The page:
The indirect purposes of Montessori activities are skills or lessons the children are learning in the background. They are not the intention of the activity, but they have been gained anyway as a result of the use of the given activity. With the Art activities, indirectly children are picking up on lessons such as composition, color theory, design, and how the medium itself functions. These are not anything the child will be able to point out or use with intention while they are still in the first plane (0 - 6 years-old), but they are developing their particular preferences for aesthetics, and these will all come in use when they are older. What the children are exposed to in this very sensitive time will inform their core likes and dislikes throughout their lives.


The exposure to fine art and artists is more in line with the sensorial area. The children are using their senses (seeing, feeling, and hearing) to explore this aspect of our culture. Many Montessori guides meet this challenge by providing fine art scattered throughout the room, artist matching activities on the shelves of the Art area, or some device for the children to listen to music. By making available many different styles and genres of art available to the children, they can further explore these offerings, developing their likes and dislikes for color combinations, forms, musical instruments, etc.


A final thought about Art and the young child


As I mentioned earlier, adults often praise children for the art they produce. I believe this comes from a genuine desire to show our children that we support them and our encouragement of them. However, there are some things to consider before you jump in there and start telling a child their artwork is beautiful and amazing.

  • We don’t know the child's feelings about their artwork. Maybe they are working on something and they don’t like it so much, and an adult comes along and praises it. While we may think this is encouraging and showing our unconditional love for them, it undermines the child’s thoughts. It’s best to approach a child's work with open-ended questions and general statements.

  • What do you want to tell me about your artwork?

  • What can you tell me about the colors you chose?

  • I noticed you have been concentrating on your artwork.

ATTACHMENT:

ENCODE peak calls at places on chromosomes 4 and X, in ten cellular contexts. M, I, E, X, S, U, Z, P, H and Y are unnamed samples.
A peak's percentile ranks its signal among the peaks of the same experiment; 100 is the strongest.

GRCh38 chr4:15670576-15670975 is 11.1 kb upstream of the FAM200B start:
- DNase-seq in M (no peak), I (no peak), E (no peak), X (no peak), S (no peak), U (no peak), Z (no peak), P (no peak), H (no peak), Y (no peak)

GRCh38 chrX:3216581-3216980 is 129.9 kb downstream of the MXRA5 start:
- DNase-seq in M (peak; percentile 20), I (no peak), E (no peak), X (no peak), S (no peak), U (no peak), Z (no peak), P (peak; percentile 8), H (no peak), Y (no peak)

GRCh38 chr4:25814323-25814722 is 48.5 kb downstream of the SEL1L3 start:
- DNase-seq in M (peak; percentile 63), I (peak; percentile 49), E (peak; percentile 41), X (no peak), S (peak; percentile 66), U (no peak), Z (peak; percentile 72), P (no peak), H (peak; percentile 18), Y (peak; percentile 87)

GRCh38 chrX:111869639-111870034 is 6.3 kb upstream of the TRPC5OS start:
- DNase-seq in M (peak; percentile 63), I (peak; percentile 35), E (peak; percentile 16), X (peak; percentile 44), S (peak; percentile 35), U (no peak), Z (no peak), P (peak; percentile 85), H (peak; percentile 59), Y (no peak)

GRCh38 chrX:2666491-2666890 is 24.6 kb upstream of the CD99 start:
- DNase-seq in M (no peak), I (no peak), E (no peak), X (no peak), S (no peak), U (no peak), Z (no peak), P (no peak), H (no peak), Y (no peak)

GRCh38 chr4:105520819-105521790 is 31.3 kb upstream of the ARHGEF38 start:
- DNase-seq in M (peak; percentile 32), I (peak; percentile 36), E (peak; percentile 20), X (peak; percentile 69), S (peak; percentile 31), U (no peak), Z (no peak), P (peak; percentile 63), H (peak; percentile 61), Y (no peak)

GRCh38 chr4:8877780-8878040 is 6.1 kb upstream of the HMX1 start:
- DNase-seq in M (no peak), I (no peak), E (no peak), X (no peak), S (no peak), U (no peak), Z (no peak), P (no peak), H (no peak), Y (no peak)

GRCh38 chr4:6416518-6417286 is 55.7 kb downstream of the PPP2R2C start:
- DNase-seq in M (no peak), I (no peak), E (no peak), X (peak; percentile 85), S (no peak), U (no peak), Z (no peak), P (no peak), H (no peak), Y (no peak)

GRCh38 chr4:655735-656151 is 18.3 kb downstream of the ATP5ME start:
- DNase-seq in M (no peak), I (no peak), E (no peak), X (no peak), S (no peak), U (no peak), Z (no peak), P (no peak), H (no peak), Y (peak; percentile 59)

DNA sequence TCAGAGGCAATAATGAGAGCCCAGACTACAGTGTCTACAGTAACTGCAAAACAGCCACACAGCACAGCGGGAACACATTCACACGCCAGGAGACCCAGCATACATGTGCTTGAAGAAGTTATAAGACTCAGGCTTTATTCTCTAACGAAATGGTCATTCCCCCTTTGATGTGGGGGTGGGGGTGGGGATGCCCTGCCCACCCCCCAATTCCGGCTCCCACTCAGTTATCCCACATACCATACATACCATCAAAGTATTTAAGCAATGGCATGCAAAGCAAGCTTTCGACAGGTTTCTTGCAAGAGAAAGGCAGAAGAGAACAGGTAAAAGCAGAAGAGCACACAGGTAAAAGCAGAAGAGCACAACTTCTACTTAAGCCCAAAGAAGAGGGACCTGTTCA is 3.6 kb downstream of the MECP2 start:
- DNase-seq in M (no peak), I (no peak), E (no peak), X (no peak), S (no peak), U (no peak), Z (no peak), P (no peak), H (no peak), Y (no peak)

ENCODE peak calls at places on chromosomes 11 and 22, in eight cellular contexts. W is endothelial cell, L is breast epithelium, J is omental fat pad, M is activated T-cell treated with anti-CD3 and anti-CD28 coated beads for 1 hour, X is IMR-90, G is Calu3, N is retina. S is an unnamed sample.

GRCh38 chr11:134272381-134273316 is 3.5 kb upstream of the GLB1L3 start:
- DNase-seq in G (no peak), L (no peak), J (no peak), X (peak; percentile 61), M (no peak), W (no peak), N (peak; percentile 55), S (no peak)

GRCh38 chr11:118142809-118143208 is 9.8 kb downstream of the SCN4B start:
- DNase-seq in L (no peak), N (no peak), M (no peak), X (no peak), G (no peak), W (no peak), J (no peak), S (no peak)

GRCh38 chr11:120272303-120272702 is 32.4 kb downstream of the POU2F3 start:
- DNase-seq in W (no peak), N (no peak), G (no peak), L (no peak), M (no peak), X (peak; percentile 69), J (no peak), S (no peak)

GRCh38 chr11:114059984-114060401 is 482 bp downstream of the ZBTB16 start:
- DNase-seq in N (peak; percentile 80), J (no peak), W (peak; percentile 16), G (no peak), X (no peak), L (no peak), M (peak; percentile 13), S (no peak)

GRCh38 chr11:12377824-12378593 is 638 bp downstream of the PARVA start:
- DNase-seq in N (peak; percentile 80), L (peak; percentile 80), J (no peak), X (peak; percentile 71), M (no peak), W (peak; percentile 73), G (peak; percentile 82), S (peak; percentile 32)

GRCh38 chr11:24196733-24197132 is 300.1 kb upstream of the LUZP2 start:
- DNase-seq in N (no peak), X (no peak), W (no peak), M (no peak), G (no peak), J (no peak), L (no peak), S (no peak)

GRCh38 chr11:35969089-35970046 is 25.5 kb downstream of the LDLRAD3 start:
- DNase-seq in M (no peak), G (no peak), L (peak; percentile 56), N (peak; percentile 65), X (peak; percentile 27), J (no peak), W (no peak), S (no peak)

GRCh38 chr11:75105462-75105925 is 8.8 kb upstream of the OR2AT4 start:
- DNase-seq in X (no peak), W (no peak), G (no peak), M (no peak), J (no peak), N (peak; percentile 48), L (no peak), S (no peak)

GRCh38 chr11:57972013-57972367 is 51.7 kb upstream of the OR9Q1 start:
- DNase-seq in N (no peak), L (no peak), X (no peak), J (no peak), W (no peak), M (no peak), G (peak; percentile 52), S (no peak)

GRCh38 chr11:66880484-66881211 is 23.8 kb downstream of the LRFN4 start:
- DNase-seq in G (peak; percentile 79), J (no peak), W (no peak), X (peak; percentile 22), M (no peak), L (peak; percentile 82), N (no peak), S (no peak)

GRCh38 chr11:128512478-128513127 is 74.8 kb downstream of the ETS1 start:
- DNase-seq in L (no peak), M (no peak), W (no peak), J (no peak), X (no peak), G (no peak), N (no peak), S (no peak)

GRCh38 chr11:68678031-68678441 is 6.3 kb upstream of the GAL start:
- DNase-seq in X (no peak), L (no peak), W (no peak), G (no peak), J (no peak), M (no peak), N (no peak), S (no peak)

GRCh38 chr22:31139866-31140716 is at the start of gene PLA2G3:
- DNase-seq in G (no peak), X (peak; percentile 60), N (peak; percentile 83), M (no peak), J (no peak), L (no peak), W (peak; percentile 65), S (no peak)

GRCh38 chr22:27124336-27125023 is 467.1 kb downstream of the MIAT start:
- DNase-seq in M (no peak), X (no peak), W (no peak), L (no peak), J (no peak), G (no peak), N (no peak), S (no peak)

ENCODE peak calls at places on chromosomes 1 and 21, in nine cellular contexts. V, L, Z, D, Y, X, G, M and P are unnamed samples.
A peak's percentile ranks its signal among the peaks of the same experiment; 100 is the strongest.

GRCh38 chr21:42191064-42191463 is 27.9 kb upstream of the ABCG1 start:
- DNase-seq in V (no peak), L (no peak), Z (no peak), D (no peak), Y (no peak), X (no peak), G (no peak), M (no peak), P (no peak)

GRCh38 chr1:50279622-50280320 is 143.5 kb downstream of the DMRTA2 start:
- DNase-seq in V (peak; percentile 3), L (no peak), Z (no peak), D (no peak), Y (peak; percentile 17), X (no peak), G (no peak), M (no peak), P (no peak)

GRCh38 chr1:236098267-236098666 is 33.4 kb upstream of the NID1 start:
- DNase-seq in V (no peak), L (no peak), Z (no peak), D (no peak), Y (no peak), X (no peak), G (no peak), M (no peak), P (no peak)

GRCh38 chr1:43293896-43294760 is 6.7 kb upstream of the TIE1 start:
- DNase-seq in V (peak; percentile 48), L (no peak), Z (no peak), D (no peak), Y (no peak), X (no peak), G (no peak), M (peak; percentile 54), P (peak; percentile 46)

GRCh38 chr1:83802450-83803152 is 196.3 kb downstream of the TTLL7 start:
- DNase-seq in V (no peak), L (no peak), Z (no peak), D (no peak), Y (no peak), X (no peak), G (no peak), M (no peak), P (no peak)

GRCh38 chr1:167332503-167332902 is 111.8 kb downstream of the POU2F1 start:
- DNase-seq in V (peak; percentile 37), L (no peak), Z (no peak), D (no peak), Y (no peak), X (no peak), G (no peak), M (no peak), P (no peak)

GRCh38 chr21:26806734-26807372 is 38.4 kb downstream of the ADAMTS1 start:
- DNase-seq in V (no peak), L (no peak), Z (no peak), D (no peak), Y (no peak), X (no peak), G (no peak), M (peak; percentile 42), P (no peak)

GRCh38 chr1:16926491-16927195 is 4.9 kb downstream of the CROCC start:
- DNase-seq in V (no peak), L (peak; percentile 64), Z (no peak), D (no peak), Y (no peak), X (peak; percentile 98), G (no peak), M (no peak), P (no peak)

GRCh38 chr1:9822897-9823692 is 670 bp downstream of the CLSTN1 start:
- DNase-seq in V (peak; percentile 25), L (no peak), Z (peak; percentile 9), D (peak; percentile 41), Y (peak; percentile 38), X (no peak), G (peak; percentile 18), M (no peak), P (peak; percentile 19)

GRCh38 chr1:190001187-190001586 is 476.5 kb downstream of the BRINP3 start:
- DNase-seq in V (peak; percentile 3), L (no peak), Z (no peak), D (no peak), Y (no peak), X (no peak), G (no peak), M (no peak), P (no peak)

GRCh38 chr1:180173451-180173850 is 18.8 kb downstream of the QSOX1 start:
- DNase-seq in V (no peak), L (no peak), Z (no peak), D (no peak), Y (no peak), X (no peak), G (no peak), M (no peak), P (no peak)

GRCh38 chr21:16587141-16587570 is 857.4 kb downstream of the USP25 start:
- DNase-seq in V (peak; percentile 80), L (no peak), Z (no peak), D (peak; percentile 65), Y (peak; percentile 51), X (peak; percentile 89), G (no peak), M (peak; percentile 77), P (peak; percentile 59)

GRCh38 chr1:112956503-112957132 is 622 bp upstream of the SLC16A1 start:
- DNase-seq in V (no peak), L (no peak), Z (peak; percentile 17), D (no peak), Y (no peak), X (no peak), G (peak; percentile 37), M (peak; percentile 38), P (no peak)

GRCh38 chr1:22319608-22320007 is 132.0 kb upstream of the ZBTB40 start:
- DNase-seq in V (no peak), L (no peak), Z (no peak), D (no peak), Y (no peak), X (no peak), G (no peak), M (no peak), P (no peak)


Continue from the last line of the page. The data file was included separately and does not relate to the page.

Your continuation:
• Allow your child to lead the emotional communication.

  • If they are happy, celebrate with them “Wow, you are really excited about your artwork! What do you want to tell me about it?”

  • If they are indifferent about it, ask them “what would like to do with your artwork?” get to the root of why: were they just passing time, were they doodling while thinking of other things?

  • If they are disappointed or frustrated, find out why so you know how to best support them.


  • If your child needs guidance in self-correction, you can give them some options

  • Did they use the wrong colors, encourage them to do the same drawing, and change up the colors! “I often see you drawing. Maybe you could draw it again and use other colors this time.

  • Does it look different from what they want it to look like? Encourage them to try again! If you have a chalkboard, show them how they can try many times, erase what they don’t like, until they get it looking the way they want!


Having these basic tools for discussing your child’s artwork will aid your child in the development of their internal guide for their own artwork and other’s. Not only will using this approach help them internalize the navigation of the feelings of their creative output, but it can also create an internalization of how to engage with others. How we interact with our children is mirrored by them in their friendships and relationships out in the world. Not only are we supporting our children, but we are also supporting them to support their social circle! Many times while working with young children, I have overheard one giving another emotional support using the exact phrases I have used with them at one time!


And that is one of the many reasons I Montessori: to see all the effort of guiding one child, exponentially grow by having children guide one another!


Supporting your child’s development through art is something that can be easily done using the Montessori approach at home! All you need is paper, crayons, and the readiness to discuss your child’s explorations! How do you create an environment open to exploration with art materials at home? What kinds of conversations around art have you had with your child? Do you want to know more about Montessori and Art? Share your experiences and questions in the comments!